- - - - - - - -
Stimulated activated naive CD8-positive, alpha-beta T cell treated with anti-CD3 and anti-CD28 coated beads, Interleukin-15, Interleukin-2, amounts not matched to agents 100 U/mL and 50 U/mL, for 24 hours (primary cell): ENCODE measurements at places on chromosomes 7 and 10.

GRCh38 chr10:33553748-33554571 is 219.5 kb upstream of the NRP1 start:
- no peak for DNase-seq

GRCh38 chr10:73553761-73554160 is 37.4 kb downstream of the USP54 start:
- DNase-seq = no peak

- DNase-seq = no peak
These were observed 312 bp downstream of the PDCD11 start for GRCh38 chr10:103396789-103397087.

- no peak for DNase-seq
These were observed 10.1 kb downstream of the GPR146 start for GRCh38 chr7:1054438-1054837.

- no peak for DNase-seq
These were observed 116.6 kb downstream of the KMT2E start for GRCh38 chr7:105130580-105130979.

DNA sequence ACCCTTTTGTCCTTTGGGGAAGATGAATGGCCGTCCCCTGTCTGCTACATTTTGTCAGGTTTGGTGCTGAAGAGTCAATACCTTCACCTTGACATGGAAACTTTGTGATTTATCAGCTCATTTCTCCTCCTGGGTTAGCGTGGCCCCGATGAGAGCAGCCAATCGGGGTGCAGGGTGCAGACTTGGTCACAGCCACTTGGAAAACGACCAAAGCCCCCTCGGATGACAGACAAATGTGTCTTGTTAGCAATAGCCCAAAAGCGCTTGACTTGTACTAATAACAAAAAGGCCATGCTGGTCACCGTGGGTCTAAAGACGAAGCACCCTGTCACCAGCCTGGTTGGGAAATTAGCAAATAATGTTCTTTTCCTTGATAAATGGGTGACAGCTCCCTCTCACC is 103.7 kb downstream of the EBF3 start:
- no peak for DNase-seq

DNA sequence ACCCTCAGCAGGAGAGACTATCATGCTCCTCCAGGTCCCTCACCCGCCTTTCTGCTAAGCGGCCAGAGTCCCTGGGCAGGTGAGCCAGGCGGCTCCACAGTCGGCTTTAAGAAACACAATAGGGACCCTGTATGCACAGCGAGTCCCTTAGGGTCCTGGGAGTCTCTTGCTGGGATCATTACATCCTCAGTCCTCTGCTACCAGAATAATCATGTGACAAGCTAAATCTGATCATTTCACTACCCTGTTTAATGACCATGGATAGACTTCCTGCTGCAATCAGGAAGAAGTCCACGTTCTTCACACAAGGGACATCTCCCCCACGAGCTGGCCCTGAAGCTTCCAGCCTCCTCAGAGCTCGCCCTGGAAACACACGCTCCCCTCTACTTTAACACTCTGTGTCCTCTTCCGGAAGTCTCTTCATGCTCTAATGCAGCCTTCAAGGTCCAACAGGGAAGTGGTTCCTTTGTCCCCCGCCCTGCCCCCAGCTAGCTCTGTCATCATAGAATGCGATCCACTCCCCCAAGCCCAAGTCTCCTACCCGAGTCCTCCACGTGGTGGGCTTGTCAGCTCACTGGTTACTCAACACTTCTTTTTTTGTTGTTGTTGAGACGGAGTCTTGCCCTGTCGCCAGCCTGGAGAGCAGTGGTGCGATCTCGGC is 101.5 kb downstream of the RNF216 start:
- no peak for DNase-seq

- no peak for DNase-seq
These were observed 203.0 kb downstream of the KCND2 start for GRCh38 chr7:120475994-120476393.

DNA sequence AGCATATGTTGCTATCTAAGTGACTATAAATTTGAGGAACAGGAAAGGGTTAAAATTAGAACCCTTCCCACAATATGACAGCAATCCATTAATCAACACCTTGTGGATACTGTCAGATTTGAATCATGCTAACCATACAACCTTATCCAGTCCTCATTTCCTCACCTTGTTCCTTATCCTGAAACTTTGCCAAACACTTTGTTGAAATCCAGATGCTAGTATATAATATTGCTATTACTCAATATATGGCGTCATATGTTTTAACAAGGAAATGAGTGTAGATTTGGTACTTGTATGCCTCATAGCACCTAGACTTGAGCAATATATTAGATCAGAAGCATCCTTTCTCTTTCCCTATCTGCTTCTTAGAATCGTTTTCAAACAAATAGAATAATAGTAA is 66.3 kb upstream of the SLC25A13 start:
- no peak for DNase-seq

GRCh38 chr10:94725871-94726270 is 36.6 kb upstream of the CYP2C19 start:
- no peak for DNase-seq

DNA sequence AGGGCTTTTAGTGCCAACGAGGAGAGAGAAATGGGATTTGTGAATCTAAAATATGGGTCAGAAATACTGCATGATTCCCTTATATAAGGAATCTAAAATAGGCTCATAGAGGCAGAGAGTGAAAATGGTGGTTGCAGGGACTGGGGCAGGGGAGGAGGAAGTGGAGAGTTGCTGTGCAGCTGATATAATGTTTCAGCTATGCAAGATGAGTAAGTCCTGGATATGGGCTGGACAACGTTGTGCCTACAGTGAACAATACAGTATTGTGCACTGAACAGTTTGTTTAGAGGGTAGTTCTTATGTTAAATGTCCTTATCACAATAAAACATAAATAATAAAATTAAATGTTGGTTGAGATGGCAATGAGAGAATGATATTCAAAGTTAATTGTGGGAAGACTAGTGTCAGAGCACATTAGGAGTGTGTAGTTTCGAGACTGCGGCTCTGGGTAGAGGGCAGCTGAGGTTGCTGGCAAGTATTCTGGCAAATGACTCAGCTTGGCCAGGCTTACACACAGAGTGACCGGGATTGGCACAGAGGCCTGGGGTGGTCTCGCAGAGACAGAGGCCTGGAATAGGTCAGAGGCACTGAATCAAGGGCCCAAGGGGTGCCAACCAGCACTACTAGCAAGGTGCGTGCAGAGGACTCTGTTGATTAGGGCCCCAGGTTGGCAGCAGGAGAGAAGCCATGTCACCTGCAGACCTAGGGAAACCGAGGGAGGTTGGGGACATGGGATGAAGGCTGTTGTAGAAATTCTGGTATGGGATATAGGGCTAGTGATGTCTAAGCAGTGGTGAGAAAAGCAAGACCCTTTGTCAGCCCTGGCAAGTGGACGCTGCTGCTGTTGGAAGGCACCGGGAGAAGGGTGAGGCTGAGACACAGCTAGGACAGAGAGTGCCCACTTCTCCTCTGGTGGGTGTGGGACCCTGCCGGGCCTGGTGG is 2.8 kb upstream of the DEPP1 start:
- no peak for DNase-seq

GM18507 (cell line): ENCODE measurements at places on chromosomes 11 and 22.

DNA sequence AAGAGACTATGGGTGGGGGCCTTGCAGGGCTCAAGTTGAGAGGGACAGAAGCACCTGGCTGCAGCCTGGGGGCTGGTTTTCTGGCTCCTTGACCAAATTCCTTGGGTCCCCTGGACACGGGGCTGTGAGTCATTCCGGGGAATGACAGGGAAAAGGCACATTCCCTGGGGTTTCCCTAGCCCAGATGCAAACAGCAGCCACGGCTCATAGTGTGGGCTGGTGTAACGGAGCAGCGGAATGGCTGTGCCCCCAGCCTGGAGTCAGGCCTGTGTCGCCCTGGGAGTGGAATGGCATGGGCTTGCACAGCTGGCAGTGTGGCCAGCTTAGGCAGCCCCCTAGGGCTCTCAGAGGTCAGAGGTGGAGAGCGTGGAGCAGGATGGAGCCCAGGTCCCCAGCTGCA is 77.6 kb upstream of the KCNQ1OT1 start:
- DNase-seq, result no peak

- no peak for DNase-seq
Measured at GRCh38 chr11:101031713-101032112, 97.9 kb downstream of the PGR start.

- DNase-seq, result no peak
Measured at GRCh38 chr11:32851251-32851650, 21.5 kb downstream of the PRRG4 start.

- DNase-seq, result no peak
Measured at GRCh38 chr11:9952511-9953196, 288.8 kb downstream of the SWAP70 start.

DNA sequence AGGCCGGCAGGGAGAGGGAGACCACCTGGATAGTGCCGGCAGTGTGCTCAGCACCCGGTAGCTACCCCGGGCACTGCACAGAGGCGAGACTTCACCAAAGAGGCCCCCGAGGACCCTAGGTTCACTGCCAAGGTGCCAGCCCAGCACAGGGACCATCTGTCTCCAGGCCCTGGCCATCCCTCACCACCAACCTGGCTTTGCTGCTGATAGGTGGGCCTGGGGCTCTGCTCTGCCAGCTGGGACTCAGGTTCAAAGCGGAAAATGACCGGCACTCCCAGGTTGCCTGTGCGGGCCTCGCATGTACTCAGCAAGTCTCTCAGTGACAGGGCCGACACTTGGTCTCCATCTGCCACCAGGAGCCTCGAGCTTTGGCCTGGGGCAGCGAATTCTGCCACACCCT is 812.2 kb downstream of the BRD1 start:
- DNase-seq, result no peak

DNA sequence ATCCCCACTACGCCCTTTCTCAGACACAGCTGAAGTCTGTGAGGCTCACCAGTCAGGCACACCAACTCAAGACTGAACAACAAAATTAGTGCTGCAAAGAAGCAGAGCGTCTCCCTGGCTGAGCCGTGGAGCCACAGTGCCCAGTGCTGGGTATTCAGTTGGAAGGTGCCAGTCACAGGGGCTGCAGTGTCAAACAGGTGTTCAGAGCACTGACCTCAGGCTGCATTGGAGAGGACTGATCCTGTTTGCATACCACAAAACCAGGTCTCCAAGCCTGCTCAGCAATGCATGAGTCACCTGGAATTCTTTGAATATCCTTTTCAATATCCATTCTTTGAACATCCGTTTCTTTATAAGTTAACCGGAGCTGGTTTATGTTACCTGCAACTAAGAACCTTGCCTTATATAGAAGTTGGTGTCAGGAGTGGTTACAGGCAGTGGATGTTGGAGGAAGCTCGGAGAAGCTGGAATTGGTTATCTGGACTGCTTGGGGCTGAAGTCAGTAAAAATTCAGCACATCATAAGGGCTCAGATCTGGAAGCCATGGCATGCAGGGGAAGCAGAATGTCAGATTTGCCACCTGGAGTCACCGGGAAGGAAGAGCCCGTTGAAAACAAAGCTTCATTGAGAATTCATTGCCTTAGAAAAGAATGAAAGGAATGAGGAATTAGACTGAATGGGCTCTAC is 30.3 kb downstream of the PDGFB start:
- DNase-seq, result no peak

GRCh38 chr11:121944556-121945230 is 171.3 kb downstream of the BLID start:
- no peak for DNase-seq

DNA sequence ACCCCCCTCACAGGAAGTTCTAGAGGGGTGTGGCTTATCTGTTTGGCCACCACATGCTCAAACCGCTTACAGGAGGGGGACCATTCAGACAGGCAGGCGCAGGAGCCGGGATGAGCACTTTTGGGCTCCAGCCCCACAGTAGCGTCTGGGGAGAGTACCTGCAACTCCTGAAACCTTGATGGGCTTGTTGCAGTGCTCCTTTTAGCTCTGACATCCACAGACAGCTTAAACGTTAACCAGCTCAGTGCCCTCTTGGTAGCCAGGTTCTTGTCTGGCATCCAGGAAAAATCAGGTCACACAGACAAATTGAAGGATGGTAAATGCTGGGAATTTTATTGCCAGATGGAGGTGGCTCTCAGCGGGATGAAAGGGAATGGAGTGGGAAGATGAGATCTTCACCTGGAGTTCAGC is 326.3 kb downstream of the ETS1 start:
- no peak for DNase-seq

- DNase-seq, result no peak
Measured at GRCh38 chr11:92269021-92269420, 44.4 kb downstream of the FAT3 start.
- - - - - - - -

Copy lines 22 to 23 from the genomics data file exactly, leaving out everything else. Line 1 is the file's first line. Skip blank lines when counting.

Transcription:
DNA sequence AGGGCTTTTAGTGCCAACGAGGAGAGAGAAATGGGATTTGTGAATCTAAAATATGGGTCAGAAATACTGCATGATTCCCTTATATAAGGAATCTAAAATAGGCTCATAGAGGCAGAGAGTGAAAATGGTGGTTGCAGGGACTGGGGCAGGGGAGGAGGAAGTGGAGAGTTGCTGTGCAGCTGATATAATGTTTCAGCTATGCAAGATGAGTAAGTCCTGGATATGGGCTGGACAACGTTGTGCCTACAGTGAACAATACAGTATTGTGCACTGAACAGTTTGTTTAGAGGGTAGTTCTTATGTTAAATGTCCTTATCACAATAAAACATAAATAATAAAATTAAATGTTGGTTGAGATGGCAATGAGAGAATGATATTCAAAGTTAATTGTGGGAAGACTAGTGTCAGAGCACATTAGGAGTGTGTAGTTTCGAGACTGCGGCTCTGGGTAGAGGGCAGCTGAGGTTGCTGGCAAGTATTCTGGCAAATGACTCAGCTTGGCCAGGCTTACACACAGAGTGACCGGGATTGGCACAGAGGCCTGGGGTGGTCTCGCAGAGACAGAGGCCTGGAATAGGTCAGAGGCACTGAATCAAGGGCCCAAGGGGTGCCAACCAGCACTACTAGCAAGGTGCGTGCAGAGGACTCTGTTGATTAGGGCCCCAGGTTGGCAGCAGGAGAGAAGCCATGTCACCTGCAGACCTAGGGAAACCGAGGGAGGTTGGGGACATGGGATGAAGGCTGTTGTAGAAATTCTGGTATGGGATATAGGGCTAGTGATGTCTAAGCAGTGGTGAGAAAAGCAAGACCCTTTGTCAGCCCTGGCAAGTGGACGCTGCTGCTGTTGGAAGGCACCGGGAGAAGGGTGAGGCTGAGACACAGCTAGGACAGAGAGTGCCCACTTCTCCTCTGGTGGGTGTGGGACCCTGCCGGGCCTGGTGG is 2.8 kb upstream of the DEPP1 start:
- no peak for DNase-seq